The immortal Bruce Lee

Bruce Lee in "Enter the Dragon" (1973).
Warner Brothers

Millions around the world have seen the late martial arts star Bruce Lee in action on the screen. But his remarkable career was much more brief than some people may realize. Here's Anthony Mason:

In his films, like "Way of the Dragon," where he has epic fight in the Roman Colisseum with Chuck Norris, Bruce Lee let his moves do most of the talking:

"To me a motion picture is motion. You got to keep the dialogue down to a minimum," he told interviewer Pierre Burton on Canadian television in 1971.

In a no-holds-barred fight, he said, you better use every part of your body: "And when you do punch, you gotta put the whole hip into it and snap it and get all your energy into it."

One of the most influential martial artists of the 20th century, Lee became the first international Asian film hero, a phenomenon who -- four decades after his sudden death at age 32 -- remains an icon.

Playwright and screenwriter David Henry Hwang told Mason that, growing up in the '60s, "If I knew there was going to be an Asian character in a TV show or a movie, I would in general go out of my way NOT to watch it."

Before Bruce Lee, said Hwang, American audiences were usually fed stereotypical Asian characters, like Charlie Chan, who was actually played by a white actor. But in 1966, Lee was cast as the high-kicking sidekick, Kato, in the TV detective series, "The Green Hornet."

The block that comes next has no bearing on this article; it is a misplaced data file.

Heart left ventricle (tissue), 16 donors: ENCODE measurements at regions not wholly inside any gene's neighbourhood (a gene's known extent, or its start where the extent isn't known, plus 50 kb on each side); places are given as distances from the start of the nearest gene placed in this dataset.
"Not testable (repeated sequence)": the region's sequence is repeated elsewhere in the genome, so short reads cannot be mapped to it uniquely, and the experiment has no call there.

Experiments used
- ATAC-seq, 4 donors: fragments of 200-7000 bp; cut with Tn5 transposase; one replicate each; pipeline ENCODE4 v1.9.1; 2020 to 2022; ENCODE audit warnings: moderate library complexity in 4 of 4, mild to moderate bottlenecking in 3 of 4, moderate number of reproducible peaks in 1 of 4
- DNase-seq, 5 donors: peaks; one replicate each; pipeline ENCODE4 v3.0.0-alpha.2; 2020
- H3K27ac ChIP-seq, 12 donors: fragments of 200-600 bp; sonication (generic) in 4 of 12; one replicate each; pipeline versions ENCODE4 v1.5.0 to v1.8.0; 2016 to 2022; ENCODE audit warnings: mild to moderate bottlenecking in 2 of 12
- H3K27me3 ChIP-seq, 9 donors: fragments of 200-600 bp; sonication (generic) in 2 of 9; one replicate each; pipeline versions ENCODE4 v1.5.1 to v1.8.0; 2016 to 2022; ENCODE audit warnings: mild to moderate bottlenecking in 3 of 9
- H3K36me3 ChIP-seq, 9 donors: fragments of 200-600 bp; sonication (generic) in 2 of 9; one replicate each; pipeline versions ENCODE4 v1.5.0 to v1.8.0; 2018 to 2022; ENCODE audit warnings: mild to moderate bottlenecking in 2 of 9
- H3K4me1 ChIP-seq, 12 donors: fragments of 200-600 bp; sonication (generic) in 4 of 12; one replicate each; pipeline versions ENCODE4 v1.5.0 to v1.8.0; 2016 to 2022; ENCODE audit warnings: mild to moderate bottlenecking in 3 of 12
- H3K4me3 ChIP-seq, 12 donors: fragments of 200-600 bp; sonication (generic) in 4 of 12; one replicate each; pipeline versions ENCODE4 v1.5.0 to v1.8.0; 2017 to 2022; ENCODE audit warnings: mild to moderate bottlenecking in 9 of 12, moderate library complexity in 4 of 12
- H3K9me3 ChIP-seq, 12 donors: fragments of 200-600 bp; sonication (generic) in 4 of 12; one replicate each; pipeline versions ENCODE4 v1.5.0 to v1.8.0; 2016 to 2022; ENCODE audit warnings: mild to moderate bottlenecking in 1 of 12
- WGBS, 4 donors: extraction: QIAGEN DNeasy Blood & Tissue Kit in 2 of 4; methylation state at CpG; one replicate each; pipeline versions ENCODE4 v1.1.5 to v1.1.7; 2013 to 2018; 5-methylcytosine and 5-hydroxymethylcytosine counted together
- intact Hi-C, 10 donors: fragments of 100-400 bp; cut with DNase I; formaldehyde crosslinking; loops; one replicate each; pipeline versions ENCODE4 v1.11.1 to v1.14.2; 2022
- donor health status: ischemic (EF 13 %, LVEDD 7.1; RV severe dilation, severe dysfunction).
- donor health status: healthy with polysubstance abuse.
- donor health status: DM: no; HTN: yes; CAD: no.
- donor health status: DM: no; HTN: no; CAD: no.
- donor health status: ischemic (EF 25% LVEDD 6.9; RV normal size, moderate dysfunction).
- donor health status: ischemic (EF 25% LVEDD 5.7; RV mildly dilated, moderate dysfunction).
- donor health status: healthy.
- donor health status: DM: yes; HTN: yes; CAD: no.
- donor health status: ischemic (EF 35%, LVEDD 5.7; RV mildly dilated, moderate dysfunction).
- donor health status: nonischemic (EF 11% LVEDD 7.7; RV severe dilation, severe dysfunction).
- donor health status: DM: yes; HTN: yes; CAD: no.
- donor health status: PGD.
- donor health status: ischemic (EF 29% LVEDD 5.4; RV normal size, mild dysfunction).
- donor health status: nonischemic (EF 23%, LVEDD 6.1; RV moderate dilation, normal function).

"That was huge," said Hwang, "and it's probably why I watched 'The Green Hornet' every week and I can still remember the theme song very well."

Hwang, best known for his Tony Award-winning play, "M. Butterfly," for years has wanted to tell the story of Lee's life.

"Everybody knows him as the star and the martial arts guy with the yell," he said. "But nobody knows how he got there."

Last month, his new play, "Kung Fu," opened in New York's Signature Theatre.

Mason asked, "What part of Bruce Lee surprised you the most?"

"I began approaching Bruce Lee with the idea of him being a symbol almost, 'cause I thought, well, he is sort of the symbol of the rise of the new China," Hwang said. "What surprised me was the degree to which he had to struggle."

Born in San Francisco, Lee grew up in Hong Kong. The son of a Cantonese opera and film star, Lee as a child appeared in 20 Chinese films. His first starring role was in a movie called "The Kid," playing alongside his father.

But after Lee got involved with street gangs in Hong Kong, his father shipped him off to America, where he would settle in Seattle.